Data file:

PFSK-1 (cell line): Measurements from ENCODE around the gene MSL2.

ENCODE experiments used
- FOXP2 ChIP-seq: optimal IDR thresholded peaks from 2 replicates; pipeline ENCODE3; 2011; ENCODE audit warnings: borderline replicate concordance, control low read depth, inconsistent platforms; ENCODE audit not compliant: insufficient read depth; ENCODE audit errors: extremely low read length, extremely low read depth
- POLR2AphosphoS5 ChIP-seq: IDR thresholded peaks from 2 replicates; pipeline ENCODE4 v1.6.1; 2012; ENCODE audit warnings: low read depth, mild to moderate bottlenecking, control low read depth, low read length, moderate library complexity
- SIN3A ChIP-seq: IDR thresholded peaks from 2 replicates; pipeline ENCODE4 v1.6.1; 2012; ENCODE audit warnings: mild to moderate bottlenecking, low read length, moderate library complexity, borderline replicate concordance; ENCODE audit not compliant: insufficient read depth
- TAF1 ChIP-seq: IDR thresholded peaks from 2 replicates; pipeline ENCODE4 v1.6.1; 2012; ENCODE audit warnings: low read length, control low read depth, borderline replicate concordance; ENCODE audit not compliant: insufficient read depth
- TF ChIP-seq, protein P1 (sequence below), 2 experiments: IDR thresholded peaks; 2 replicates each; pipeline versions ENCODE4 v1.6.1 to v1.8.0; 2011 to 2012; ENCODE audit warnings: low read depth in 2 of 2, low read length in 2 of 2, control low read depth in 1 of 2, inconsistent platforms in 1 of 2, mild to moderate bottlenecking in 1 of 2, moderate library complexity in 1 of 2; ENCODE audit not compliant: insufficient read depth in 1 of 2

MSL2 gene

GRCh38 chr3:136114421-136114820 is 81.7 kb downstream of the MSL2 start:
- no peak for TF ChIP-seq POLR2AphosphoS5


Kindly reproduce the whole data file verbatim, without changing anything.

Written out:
PFSK-1 (cell line): Measurements from ENCODE around the gene MSL2.

ENCODE experiments used
- FOXP2 ChIP-seq: optimal IDR thresholded peaks from 2 replicates; pipeline ENCODE3; 2011; ENCODE audit warnings: borderline replicate concordance, control low read depth, inconsistent platforms; ENCODE audit not compliant: insufficient read depth; ENCODE audit errors: extremely low read length, extremely low read depth
- POLR2AphosphoS5 ChIP-seq: IDR thresholded peaks from 2 replicates; pipeline ENCODE4 v1.6.1; 2012; ENCODE audit warnings: low read depth, mild to moderate bottlenecking, control low read depth, low read length, moderate library complexity
- SIN3A ChIP-seq: IDR thresholded peaks from 2 replicates; pipeline ENCODE4 v1.6.1; 2012; ENCODE audit warnings: mild to moderate bottlenecking, low read length, moderate library complexity, borderline replicate concordance; ENCODE audit not compliant: insufficient read depth
- TAF1 ChIP-seq: IDR thresholded peaks from 2 replicates; pipeline ENCODE4 v1.6.1; 2012; ENCODE audit warnings: low read length, control low read depth, borderline replicate concordance; ENCODE audit not compliant: insufficient read depth
- TF ChIP-seq, protein P1 (sequence below), 2 experiments: IDR thresholded peaks; 2 replicates each; pipeline versions ENCODE4 v1.6.1 to v1.8.0; 2011 to 2012; ENCODE audit warnings: low read depth in 2 of 2, low read length in 2 of 2, control low read depth in 1 of 2, inconsistent platforms in 1 of 2, mild to moderate bottlenecking in 1 of 2, moderate library complexity in 1 of 2; ENCODE audit not compliant: insufficient read depth in 1 of 2

MSL2 gene

GRCh38 chr3:136114421-136114820 is 81.7 kb downstream of the MSL2 start:
- no peak for TF ChIP-seq POLR2AphosphoS5